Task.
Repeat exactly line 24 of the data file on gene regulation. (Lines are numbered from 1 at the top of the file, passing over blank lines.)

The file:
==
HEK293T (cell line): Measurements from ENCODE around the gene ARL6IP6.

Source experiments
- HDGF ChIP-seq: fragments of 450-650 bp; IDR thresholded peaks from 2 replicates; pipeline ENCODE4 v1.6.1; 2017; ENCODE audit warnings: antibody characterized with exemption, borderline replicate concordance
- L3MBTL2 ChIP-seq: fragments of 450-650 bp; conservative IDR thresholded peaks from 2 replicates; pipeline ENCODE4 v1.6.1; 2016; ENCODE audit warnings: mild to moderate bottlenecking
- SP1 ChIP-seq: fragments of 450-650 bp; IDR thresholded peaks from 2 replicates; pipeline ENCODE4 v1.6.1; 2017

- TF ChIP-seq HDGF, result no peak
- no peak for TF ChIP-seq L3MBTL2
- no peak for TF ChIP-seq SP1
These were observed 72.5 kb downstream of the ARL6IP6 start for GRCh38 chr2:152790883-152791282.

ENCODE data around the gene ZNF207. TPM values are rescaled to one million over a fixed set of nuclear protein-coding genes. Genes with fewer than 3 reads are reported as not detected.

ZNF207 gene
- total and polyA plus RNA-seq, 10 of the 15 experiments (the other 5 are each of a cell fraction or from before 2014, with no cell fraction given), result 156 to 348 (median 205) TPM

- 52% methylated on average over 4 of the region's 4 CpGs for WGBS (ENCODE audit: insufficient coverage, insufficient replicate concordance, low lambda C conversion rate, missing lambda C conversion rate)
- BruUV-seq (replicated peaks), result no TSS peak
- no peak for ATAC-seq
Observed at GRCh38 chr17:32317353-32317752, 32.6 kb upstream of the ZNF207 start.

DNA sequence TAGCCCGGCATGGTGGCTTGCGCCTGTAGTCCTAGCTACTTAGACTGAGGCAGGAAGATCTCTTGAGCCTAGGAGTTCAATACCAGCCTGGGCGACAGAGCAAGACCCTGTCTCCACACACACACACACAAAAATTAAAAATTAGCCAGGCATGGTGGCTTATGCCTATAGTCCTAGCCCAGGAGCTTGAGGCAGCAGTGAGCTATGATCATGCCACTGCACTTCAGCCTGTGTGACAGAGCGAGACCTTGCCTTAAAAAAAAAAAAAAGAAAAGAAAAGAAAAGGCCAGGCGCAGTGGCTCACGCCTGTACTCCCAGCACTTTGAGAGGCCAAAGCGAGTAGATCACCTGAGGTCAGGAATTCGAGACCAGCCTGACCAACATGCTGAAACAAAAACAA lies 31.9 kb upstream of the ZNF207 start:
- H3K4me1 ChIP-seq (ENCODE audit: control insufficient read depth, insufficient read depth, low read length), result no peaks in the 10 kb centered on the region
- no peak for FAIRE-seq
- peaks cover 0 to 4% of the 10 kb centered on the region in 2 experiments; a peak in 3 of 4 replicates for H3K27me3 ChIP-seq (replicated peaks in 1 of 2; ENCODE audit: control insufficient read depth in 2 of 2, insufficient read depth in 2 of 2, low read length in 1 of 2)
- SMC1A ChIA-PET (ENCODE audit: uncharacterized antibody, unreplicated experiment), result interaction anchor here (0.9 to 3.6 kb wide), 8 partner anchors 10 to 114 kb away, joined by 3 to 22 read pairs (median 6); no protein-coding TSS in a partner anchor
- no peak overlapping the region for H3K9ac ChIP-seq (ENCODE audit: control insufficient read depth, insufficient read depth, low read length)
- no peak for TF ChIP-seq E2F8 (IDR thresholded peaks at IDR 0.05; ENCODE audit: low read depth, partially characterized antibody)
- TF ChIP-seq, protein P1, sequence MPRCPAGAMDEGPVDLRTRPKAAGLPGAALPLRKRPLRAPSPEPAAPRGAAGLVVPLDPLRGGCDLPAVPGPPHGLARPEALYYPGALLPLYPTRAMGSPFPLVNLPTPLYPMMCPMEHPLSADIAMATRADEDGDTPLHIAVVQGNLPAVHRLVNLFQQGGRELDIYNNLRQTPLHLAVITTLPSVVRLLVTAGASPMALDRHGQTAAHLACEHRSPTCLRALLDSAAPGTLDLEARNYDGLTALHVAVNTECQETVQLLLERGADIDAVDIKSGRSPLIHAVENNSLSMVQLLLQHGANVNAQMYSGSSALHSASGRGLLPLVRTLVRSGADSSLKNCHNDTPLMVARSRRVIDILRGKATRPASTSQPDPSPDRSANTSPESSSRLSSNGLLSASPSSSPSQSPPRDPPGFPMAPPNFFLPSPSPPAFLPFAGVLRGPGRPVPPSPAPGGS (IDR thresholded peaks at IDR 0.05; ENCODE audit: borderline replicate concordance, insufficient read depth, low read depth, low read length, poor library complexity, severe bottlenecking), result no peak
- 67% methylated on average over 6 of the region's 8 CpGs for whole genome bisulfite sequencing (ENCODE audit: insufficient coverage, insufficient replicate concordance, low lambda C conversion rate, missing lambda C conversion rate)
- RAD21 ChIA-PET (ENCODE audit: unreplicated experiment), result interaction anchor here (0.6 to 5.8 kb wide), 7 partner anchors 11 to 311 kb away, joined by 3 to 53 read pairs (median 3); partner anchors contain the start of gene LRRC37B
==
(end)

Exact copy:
- TF ChIP-seq, protein P1, sequence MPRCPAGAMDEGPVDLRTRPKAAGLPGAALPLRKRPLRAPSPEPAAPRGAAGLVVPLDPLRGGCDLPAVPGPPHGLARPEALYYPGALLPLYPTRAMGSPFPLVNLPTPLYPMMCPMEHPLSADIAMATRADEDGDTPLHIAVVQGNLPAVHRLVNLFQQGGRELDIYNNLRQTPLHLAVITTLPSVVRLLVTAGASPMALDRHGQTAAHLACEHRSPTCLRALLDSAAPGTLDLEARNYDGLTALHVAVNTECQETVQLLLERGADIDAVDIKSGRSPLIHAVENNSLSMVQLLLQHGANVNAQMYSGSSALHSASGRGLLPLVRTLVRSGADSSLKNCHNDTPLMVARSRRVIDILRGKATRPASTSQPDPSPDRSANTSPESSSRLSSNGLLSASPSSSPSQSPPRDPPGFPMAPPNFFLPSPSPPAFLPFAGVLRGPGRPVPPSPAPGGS (IDR thresholded peaks at IDR 0.05; ENCODE audit: borderline replicate concordance, insufficient read depth, low read depth, low read length, poor library complexity, severe bottlenecking), result no peak